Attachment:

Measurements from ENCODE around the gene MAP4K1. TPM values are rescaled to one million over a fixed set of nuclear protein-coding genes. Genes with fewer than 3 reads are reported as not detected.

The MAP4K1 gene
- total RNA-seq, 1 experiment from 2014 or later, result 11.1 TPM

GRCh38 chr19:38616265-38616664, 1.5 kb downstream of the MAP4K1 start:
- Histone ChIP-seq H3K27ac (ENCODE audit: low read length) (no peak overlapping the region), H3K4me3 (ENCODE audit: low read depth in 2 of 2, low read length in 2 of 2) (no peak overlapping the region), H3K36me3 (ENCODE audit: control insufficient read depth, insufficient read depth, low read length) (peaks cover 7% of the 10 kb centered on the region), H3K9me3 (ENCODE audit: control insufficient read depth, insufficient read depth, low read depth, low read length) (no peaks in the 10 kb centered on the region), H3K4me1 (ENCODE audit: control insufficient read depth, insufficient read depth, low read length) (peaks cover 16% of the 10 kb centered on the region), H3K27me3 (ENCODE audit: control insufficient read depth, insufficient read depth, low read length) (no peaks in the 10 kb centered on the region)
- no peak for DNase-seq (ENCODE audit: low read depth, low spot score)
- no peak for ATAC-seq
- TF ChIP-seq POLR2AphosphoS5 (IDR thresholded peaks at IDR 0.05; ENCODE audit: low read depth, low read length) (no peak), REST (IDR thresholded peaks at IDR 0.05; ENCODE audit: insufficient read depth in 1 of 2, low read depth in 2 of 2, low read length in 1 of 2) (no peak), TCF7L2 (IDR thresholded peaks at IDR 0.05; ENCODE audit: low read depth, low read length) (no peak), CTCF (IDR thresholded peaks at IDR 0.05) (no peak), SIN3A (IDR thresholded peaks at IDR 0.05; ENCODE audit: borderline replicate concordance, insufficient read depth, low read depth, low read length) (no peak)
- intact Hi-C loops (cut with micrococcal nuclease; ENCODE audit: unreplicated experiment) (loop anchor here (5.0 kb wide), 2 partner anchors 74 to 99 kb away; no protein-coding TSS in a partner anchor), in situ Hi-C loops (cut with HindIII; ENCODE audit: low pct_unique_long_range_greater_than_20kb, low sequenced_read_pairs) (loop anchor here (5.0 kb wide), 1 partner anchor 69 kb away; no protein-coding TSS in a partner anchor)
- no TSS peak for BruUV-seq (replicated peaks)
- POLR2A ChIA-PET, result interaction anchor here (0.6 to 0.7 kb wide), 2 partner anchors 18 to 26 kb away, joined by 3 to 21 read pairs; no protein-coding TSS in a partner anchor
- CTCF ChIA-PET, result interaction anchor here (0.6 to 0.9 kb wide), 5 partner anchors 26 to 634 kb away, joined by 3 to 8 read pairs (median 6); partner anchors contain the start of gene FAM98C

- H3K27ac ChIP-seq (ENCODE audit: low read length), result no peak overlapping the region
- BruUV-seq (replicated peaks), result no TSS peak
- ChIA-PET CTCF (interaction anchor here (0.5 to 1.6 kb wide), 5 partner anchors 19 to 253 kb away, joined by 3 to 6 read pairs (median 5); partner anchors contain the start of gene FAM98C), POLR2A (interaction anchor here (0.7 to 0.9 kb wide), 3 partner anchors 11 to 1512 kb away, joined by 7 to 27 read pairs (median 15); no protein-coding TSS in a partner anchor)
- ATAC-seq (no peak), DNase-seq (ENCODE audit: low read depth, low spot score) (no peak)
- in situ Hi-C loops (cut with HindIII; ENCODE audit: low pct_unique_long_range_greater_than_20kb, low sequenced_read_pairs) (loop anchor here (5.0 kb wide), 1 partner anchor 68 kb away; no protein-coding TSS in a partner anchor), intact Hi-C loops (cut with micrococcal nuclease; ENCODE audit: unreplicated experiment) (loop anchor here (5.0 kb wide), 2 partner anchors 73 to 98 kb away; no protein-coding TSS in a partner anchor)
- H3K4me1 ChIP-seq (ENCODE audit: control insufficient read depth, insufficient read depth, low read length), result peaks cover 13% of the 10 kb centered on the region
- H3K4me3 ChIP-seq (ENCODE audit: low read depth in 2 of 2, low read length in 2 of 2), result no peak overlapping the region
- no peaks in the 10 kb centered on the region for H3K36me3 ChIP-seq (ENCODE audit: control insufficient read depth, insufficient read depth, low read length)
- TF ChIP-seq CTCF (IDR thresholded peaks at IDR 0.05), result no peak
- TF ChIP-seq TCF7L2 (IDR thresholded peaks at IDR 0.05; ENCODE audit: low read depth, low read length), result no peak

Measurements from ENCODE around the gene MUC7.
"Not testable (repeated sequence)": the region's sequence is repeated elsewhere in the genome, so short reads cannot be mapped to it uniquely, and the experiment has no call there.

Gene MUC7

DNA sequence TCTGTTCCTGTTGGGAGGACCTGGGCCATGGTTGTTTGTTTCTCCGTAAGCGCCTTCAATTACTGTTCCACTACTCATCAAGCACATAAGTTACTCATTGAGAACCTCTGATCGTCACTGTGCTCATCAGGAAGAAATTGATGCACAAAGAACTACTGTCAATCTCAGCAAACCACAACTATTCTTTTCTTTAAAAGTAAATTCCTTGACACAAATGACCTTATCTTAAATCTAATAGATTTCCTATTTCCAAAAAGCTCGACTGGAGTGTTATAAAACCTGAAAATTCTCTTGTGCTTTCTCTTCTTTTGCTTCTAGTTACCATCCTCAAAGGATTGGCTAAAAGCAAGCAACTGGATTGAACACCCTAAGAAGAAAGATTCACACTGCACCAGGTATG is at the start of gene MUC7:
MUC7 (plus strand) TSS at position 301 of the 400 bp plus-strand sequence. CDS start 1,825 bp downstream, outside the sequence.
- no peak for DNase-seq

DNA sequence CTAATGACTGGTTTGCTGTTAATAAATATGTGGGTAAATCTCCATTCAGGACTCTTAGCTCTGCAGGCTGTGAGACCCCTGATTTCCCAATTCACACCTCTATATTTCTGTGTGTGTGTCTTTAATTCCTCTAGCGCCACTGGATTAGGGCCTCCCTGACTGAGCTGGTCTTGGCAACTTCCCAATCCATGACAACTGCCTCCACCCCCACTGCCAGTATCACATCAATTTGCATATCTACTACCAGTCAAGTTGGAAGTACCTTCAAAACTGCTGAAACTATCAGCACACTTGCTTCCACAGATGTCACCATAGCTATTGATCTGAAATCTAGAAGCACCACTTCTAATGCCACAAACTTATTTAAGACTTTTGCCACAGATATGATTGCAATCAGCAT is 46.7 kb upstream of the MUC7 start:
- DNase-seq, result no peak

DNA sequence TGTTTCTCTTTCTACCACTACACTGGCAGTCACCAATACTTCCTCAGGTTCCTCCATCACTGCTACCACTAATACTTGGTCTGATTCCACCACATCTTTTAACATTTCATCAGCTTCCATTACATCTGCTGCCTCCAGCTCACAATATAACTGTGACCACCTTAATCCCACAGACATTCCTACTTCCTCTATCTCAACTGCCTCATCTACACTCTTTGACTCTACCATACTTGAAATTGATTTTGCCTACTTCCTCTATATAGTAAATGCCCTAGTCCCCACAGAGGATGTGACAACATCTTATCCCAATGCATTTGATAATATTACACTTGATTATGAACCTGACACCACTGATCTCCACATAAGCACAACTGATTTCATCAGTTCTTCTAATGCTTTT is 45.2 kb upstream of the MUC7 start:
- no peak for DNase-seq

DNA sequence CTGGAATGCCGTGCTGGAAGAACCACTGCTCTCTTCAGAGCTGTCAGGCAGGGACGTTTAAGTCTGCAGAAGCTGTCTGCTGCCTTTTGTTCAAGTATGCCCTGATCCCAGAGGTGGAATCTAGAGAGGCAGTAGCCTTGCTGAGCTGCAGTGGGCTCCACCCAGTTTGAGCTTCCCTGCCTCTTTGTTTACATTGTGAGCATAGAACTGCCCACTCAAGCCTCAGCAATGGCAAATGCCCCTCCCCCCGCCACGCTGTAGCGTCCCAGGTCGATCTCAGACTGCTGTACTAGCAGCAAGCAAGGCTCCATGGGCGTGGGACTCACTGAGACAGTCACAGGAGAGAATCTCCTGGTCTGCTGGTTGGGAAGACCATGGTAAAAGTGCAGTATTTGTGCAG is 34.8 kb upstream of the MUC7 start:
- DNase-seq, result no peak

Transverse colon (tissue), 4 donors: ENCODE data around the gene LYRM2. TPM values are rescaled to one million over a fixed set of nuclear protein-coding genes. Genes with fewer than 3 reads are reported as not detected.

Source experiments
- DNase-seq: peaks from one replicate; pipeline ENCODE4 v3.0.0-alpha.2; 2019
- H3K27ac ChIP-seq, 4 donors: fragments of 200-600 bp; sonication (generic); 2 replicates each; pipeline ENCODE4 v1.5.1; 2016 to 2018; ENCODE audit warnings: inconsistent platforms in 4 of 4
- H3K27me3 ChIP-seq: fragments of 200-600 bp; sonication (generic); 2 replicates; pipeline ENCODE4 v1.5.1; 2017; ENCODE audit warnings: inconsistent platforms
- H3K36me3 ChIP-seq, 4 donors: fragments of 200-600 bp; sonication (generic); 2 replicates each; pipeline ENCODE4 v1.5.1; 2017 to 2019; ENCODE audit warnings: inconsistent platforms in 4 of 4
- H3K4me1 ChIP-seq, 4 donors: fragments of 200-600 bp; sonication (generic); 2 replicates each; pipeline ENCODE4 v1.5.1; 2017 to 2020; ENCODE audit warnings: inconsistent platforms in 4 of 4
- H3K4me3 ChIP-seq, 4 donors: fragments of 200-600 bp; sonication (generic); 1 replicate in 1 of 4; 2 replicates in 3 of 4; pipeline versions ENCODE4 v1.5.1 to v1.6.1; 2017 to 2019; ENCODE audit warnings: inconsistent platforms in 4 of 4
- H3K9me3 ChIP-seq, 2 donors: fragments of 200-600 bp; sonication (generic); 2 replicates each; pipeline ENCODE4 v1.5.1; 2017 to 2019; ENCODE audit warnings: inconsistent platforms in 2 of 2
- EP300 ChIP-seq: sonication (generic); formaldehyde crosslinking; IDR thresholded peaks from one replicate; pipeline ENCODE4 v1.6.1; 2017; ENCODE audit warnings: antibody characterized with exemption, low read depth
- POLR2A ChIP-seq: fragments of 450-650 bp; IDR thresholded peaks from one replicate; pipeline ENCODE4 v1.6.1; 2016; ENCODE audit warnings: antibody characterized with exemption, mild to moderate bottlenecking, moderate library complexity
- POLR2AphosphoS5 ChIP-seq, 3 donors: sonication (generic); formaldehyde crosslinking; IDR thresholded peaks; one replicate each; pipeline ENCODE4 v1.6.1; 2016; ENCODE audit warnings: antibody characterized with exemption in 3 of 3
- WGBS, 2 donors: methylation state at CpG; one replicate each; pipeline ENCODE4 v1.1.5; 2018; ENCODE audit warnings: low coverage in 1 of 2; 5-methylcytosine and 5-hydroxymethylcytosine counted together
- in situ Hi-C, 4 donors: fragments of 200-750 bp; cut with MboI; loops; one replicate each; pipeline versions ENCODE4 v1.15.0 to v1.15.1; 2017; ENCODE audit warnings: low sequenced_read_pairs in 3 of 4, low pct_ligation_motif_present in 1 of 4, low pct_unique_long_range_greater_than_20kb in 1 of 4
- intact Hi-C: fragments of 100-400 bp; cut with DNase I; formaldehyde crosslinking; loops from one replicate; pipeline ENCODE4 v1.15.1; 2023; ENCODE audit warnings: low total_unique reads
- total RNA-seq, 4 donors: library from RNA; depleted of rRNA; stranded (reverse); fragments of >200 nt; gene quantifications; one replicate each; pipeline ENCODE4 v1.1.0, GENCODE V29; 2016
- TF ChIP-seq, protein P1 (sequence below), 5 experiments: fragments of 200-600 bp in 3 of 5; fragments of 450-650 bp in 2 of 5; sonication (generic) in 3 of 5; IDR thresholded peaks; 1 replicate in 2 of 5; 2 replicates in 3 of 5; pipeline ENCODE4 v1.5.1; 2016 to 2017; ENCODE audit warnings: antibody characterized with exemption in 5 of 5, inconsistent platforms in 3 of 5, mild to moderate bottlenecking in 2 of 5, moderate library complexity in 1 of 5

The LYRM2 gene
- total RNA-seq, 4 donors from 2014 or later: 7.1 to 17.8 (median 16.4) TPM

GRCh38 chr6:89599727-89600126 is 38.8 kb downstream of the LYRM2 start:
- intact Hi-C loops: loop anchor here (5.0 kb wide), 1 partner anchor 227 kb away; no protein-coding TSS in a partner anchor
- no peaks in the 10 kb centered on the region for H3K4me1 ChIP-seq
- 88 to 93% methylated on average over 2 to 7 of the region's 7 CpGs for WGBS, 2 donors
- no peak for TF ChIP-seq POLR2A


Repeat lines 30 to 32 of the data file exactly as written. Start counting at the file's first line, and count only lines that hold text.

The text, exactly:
- DNase-seq, result no peak

DNA sequence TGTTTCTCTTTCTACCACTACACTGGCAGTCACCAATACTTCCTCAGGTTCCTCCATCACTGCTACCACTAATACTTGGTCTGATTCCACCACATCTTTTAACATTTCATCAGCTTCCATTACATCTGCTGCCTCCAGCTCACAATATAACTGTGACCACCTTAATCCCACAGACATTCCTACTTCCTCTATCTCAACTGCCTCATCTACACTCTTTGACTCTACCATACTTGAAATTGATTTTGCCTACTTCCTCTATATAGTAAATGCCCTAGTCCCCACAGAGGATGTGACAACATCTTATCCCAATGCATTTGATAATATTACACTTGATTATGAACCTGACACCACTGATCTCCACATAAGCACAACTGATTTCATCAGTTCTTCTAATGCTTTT is 45.2 kb upstream of the MUC7 start:
- no peak for DNase-seq